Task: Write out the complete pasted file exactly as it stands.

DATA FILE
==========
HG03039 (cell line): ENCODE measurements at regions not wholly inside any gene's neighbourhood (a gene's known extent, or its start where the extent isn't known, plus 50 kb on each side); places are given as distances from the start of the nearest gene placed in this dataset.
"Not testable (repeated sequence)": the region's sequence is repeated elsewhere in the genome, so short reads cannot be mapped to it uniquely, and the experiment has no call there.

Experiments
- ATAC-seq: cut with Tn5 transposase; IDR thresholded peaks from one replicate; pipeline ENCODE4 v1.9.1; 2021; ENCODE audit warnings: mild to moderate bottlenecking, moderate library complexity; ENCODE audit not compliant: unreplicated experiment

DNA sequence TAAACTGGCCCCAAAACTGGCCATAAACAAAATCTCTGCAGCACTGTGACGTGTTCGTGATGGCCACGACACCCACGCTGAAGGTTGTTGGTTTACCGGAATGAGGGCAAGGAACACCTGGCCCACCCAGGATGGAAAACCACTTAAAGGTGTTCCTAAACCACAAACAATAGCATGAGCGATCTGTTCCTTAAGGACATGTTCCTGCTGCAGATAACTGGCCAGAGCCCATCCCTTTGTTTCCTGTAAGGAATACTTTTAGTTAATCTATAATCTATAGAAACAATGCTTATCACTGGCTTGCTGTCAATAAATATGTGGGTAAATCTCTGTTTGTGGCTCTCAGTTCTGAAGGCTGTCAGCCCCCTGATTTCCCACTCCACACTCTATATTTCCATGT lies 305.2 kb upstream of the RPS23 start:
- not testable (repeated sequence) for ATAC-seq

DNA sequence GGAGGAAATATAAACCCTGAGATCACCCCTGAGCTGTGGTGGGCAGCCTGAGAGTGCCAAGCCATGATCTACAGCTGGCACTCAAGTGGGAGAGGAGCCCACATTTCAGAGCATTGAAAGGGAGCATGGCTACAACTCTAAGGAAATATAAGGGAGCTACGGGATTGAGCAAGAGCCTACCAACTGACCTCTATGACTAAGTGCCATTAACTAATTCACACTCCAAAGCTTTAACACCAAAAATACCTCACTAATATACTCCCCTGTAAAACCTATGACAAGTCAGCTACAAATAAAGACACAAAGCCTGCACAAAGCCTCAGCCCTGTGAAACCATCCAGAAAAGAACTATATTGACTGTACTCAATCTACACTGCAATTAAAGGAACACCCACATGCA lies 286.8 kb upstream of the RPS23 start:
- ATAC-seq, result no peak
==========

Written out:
HG03039 (cell line): ENCODE measurements at regions not wholly inside any gene's neighbourhood (a gene's known extent, or its start where the extent isn't known, plus 50 kb on each side); places are given as distances from the start of the nearest gene placed in this dataset.
"Not testable (repeated sequence)": the region's sequence is repeated elsewhere in the genome, so short reads cannot be mapped to it uniquely, and the experiment has no call there.

Experiments
- ATAC-seq: cut with Tn5 transposase; IDR thresholded peaks from one replicate; pipeline ENCODE4 v1.9.1; 2021; ENCODE audit warnings: mild to moderate bottlenecking, moderate library complexity; ENCODE audit not compliant: unreplicated experiment

DNA sequence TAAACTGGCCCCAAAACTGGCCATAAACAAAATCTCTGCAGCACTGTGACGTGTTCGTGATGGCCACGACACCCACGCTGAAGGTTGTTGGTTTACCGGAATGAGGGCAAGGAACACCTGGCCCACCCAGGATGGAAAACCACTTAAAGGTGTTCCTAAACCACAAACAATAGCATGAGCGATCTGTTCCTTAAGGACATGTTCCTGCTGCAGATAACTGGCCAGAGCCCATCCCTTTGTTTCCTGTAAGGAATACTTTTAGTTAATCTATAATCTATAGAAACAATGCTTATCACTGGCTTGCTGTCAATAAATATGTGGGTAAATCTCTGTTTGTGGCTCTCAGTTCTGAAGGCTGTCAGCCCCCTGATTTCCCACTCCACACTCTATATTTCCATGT lies 305.2 kb upstream of the RPS23 start:
- not testable (repeated sequence) for ATAC-seq

DNA sequence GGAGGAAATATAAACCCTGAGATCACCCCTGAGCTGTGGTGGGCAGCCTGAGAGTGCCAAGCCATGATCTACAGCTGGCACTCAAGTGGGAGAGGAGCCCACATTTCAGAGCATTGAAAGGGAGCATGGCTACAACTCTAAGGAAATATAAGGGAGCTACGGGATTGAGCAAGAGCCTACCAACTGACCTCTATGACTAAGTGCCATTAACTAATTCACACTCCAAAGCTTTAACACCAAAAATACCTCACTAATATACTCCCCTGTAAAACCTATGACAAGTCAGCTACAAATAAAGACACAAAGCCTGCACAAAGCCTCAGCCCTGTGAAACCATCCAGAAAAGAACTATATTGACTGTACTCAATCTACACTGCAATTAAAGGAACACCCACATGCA lies 286.8 kb upstream of the RPS23 start:
- ATAC-seq, result no peak